Everything you need to know about the Mediterranean diet, according to a dietitian

By Samantha Cassetty, RD

Perhaps you’ve heard of the Mediterranean diet, which has taken the top spot in U.S. News & World Report’s best overall diet rankings for the second consecutive year. It was also a top-searched Google term in 2018. Hundreds of studies point to the fact that people who live in the Mediterranean basin enjoy longer, healthier lives, and what’s interesting is that throughout the region (say, Italy vs. Greece vs. Spain), people enjoy a variety of foods, but they essentially adhere to the same eating pattern.

What can I eat on the Mediterranean diet?

While there are no restrictive rules to follow on a Mediterranean diet, there are some guiding principles:

  • Eat more plants … To be specific, eat a lot more plants. A Mediterranean eating pattern is plant-centric, and each meal is based on plant foods, which include veggies, fruits, minimally processed whole grains (such as quinoa, brown rice, old fashioned oats and bulgur), pulses (the umbrella term for beans and legumes), nuts and seeds.
  • … And plant-based oils. The Mediterranean diet is known for being rich in high quality, extra virgin olive oil, but other anti-inflammatory fats get the green light: think nuts and seeds (and their butters) as well as avocados and olives.
  • Have seafood at least twice a week. This includes fish, like salmon, tuna and sardines, along with other seafood, like mussels, scallops and shrimp.
  • Do dairy right. People in this region enjoy cheese and yogurt, maybe even most days, but they eat these foods in the portioned amounts, which might be less than you’re currently used to.
  • Cut back on most animal foods. Chicken and eggs are fine on most days, but red meat is eaten less frequently. And even when these foods are eaten, they’re surrounded by plants.
  • Enjoy wine (up to a point). Wine is very much a part of a Mediterranean lifestyle, but it’s sipped responsibly — no more than a 5-ounce glass a day for women and two 5-ounces glasses for men.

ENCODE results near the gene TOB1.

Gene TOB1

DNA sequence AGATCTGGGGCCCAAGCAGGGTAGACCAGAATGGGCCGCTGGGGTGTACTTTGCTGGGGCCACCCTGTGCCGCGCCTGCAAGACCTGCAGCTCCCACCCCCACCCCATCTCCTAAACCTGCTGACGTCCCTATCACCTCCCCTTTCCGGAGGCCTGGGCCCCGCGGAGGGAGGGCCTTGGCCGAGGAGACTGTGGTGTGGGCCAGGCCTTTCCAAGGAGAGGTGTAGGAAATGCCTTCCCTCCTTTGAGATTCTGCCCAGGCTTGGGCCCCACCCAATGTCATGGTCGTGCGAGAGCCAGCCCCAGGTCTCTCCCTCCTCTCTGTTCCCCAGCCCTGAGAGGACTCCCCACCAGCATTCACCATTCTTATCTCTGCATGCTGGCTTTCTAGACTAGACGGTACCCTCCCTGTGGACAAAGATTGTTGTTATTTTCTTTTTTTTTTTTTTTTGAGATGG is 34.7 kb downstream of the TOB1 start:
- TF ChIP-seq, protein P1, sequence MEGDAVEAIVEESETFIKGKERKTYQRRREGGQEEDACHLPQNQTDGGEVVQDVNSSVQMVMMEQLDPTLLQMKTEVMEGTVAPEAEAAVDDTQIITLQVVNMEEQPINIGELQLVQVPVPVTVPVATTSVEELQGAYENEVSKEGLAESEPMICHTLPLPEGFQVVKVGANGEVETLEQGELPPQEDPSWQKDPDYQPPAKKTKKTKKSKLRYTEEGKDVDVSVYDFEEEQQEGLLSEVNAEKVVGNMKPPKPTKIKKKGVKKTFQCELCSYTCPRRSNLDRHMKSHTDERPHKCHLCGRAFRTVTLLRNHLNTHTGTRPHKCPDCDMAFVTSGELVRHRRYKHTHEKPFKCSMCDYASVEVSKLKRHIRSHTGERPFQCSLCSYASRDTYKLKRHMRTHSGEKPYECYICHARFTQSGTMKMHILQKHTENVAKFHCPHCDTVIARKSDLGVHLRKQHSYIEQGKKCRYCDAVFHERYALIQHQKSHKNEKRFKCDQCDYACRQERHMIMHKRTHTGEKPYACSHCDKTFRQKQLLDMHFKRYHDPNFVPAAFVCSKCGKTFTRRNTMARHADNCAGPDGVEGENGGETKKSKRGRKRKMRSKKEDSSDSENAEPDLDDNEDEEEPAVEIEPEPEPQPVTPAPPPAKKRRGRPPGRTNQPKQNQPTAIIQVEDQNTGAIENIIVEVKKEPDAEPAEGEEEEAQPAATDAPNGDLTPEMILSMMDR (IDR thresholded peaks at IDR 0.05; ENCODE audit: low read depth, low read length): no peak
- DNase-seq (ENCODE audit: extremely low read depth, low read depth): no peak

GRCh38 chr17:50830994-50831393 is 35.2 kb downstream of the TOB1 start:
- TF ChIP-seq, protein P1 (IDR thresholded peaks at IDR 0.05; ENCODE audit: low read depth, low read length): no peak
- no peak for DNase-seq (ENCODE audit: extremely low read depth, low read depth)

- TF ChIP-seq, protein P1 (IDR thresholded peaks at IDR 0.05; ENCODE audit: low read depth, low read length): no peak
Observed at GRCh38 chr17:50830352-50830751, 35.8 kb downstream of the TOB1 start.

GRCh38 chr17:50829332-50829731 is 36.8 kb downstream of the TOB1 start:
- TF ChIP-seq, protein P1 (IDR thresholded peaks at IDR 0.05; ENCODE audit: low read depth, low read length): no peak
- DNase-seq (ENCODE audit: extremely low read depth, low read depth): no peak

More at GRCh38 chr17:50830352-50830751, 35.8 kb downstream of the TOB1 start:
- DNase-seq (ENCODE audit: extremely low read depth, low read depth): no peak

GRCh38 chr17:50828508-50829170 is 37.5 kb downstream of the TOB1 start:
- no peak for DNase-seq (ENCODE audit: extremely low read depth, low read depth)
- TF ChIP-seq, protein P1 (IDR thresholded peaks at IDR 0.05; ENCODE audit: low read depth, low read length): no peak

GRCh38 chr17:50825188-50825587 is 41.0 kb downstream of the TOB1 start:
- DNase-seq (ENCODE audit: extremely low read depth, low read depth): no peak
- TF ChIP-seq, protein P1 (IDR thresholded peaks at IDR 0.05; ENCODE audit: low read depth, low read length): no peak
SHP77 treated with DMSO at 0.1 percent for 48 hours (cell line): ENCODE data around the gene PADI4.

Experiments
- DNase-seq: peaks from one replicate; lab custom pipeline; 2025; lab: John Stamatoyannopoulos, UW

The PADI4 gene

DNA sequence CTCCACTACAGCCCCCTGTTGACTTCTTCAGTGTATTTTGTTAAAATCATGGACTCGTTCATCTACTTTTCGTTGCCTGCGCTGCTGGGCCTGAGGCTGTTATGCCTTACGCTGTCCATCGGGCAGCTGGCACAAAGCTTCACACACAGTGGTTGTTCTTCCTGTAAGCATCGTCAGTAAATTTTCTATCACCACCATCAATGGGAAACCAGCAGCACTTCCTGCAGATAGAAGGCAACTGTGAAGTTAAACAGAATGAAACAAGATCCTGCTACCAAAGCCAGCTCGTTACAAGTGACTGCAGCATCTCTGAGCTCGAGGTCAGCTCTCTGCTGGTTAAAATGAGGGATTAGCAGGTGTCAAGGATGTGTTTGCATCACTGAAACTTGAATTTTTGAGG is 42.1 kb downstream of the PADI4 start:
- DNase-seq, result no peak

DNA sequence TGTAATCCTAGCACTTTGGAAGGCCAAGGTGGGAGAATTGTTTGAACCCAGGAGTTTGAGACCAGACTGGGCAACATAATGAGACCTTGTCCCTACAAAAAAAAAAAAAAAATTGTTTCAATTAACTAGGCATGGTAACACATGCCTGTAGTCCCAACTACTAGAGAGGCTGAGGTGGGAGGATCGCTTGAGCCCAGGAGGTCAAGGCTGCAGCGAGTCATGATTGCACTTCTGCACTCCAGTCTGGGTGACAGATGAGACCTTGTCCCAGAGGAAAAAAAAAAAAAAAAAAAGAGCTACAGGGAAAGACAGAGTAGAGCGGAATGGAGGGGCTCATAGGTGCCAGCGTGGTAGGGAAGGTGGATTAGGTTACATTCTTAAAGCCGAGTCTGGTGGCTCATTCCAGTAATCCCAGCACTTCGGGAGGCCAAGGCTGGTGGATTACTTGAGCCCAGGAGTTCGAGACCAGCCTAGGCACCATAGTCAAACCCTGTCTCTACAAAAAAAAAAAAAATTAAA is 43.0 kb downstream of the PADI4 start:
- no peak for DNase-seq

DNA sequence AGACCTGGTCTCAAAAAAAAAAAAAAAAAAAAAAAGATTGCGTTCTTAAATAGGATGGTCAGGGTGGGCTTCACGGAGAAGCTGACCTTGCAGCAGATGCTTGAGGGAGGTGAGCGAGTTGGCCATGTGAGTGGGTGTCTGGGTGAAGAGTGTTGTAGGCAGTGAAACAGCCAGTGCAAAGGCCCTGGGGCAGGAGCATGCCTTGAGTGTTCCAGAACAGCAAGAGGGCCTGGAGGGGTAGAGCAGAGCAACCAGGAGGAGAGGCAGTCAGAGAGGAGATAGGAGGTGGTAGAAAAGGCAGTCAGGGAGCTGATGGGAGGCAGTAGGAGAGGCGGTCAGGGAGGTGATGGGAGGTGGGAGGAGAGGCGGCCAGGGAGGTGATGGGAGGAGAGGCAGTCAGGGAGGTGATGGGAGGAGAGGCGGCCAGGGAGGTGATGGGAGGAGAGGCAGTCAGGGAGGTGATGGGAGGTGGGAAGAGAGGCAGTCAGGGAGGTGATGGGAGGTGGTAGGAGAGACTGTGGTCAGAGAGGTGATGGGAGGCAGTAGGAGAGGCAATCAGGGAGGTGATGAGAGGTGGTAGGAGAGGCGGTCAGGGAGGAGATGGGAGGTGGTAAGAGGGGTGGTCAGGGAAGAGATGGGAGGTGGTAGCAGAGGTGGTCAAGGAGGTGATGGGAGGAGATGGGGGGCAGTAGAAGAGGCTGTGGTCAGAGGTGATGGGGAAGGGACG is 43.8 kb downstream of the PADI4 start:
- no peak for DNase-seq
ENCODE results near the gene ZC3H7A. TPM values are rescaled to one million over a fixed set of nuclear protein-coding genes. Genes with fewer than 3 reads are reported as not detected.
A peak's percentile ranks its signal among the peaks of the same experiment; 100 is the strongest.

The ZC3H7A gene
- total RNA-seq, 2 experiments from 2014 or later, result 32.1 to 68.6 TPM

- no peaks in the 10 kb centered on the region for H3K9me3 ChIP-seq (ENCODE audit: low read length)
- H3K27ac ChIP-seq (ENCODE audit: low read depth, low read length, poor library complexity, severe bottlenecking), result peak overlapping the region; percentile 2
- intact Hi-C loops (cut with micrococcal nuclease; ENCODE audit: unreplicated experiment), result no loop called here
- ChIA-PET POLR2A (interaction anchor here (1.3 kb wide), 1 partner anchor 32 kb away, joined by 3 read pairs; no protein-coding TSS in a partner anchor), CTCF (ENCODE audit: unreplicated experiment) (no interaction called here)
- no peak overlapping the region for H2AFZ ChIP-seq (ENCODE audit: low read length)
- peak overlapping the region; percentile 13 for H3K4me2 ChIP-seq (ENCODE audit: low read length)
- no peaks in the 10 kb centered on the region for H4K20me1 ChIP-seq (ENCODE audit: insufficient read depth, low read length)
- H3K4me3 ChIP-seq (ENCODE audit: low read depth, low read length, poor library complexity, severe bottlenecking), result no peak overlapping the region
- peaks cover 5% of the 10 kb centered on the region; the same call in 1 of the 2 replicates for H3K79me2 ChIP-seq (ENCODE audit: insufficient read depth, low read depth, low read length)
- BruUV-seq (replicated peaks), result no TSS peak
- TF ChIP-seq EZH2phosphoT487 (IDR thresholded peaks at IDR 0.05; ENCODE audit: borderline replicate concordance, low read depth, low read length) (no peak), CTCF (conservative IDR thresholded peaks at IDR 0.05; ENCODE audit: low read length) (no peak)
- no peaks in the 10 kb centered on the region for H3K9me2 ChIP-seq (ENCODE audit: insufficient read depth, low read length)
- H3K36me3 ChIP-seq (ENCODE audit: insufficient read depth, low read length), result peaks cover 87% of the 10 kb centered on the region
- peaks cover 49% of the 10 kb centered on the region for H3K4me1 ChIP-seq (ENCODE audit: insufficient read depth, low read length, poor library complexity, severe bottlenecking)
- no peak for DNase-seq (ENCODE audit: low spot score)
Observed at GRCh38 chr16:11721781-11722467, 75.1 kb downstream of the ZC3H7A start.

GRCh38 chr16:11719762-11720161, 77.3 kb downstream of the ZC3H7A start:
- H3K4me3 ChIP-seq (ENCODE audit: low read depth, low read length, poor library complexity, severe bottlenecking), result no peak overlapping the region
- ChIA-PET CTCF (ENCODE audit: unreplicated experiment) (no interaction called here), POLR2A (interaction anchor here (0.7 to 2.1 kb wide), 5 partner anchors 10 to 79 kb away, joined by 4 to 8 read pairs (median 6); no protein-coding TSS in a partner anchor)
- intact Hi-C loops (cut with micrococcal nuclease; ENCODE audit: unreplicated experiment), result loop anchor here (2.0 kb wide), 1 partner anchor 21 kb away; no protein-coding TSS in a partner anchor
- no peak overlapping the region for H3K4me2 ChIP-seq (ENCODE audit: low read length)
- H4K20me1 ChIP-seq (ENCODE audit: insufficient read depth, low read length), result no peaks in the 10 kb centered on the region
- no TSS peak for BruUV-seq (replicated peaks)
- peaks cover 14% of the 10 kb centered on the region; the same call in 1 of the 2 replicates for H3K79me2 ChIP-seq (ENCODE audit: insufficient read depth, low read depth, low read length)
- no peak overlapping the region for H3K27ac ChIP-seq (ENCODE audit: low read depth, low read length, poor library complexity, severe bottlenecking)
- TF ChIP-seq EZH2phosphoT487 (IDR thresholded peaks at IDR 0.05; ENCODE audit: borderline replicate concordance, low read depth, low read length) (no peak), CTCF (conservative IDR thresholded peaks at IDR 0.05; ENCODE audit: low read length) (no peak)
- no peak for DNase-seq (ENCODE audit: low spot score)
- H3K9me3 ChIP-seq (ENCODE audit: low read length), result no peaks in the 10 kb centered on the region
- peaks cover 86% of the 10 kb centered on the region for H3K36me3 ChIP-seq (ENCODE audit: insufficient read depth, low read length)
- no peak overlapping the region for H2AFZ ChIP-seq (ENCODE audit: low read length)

• Reduce sugars and refined grains. It’s probably not the first time you’ve heard this; these foods tend to cause inflammation and oxidative stress that can leave you susceptible to chronic health problems, including diabetes, heart disease, memory problems and cancer. These foods are eaten very infrequently on a Mediterranean diet.
  • Seek out the highest quality foods possible. Often times, flavor, nutrition and quality go hand in hand. Whenever possible, try to eat the highest quality foods available to you. For instance, you may consider trading up from cage-free eggs to pasture-raised eggs. Pasture-raised chickens forage for their own food and therefore, their eggs have a different and healthier nutrition profile. On the occasions you’re choosing red meat, look for grass-fed beef.

You may also want to try foods with the USDA Organic seal, which indicates a high standard of production methods that don’t include toxic or synthetic fertilizers, GMOs, antibiotics, synthetic growth hormones or artificial preservatives, flavors, or colors. These production methods are not only more sustainable for the environment, they’re also indicators of quality production practices.

(Excerpt) Read more Here | 2019-05-10 15:26:00
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